Take the 2-minute tour ×
Stack Overflow is a question and answer site for professional and enthusiast programmers. It's 100% free.

Our website has a problem: The visiting time of one page is too long. We have found out that it has a n*n matrix in that page; and for each item in the matrix, it queries three tables from MYSQL database. Every item in that matrix do the query quiet alike.

So I wonder maybe it is the large amount of MYSQL queries lead to the problem. And I want to try to fix it. Here is one of my confusions I list below:


m = store.execute('SELECT X FROM TABLE1 WHERE I=1')
result = store.execute('SELECT Y FROM TABLE2 WHERE X in m')


r = store.execute('SELECT X, Y FROM TABLE2');
result = []
for each in r:
    i = store.execute('SELECT I FROM TABLE1 WHERE X=%s', each[0])
    if i[0][0]=1:

It got about 200 items in TABLE1 and more then 400 items in TABLE2. I don't know witch part takes the most time, so I can't make a better decision of how to write my sql statement.

How could I know how much time it takes to do some operation in MYSQL? Thank you!

share|improve this question
Look up explain (dev.mysql.com/doc/refman/5.0/en/explain.html) to see what is going on and what indexes are being used (if any). –  Ed Heal Aug 17 '12 at 4:32
Is it possible to tag this in the language used here? It's not clear from this example. –  tadman Aug 17 '12 at 5:50

3 Answers 3

Rather than installing a bunch of special tools, you could take a dead-simple approach like this (pardon my Ruby):

start = Time.new
# DB query here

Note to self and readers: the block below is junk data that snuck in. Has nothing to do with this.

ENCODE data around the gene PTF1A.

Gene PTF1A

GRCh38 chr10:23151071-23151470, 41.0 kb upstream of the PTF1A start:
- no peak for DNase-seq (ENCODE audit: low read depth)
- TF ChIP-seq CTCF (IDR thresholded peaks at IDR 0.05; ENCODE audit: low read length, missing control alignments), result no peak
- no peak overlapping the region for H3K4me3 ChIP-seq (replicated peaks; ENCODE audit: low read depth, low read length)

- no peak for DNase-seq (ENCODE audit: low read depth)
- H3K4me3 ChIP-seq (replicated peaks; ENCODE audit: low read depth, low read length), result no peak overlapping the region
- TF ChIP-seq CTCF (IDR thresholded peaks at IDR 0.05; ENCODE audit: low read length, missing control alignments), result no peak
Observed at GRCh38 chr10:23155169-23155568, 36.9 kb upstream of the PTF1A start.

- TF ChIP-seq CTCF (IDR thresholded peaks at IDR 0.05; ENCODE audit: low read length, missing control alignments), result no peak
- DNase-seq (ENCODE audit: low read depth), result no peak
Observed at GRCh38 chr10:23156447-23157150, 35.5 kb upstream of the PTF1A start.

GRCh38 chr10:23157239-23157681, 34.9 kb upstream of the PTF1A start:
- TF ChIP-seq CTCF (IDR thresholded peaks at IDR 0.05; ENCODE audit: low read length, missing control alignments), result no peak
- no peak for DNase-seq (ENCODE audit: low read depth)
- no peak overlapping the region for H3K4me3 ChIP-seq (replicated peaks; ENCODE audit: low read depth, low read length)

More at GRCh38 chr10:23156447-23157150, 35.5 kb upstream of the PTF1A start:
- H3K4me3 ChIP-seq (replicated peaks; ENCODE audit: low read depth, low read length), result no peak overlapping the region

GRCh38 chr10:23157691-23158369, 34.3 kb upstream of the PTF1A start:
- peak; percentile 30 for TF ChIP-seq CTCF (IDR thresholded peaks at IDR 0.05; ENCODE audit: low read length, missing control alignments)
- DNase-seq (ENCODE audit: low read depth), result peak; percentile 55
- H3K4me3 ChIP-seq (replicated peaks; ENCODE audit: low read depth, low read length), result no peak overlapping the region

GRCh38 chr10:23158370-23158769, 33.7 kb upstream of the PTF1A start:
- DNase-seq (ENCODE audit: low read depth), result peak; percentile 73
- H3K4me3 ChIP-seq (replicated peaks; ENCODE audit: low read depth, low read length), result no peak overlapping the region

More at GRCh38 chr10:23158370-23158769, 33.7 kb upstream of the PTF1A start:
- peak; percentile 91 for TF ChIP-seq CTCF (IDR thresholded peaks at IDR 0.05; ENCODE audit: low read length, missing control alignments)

puts "Query XYZ took #{Time.now - start} sec"

Hopefully you can translate that to Python. OR... pardon my Ruby again...

def query(sql)
  start = Time.new
  elapsed = Time.new - start
  QUERY_TIMES[sql] ||= []
  QUERY_TIMES[sql] << elapsed

Then run all your queries through this custom method. After doing a test run, you can make it print out the number of times each query was run, and the average/total execution times.

For the future, plan to spend some time learning about "profilers" (if you haven't already). Get a good one for your chosen platform, and spend a little time learning how to use it well.

share|improve this answer

There's probably an easier way since this requires installing and configuring Apache with PHP, but if you have are able to install phpMyAdmin it provides a web-based interface for managing MySQL installations. One of the features it includes is the ability to execute SQL statements and it will display the time the query took.

share|improve this answer

I use the MySQL Workbench for SQL development. It gives response times and can connect remotely to MySQL servers granted you have the permission (which in this case will give you a more accurate reading).


Also, as you've realized it appears you have a SQL statement in a for loop. That could drastically effect performance. You'll want to take a different route with retrieving that data.

share|improve this answer

Your Answer


By posting your answer, you agree to the privacy policy and terms of service.

Not the answer you're looking for? Browse other questions tagged or ask your own question.